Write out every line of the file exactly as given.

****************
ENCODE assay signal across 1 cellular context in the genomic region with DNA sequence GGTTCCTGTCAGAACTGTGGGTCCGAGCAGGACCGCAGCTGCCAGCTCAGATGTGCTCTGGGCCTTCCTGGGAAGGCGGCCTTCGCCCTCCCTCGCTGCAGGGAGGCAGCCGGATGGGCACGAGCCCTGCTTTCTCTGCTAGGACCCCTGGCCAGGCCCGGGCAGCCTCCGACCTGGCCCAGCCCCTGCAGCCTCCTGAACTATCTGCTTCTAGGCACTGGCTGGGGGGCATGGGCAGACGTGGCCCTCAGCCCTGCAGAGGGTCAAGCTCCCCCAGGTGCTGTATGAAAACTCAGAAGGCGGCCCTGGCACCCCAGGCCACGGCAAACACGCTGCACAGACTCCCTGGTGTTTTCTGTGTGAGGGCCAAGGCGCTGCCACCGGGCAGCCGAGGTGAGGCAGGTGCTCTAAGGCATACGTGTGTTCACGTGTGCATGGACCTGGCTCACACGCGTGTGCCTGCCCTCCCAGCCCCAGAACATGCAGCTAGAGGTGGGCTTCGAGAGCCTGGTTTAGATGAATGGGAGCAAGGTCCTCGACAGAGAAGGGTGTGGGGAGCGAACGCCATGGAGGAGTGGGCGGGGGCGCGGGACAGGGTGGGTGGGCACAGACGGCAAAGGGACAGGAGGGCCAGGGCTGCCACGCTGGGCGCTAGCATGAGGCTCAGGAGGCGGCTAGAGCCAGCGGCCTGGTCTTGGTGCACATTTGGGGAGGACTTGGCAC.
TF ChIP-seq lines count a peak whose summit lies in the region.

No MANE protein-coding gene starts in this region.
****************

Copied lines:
ENCODE assay signal across 1 cellular context in the genomic region with DNA sequence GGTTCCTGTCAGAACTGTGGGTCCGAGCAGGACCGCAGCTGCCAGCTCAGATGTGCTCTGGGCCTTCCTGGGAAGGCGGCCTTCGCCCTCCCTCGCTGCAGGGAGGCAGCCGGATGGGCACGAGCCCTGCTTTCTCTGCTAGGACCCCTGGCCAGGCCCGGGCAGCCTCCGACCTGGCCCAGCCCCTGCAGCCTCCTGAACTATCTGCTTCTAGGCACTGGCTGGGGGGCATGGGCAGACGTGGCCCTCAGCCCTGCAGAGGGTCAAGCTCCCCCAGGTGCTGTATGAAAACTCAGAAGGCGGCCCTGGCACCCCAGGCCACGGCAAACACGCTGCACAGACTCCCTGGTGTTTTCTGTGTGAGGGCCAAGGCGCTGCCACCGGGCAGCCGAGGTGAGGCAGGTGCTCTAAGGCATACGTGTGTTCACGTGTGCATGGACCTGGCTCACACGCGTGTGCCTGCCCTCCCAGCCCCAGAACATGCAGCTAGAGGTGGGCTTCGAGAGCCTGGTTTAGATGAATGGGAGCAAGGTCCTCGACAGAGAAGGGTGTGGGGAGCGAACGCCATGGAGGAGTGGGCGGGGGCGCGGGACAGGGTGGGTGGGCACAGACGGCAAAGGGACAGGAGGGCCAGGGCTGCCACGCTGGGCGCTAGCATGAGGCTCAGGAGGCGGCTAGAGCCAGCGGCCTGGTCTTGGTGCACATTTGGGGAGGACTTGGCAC.
TF ChIP-seq lines count a peak whose summit lies in the region.

No MANE protein-coding gene starts in this region.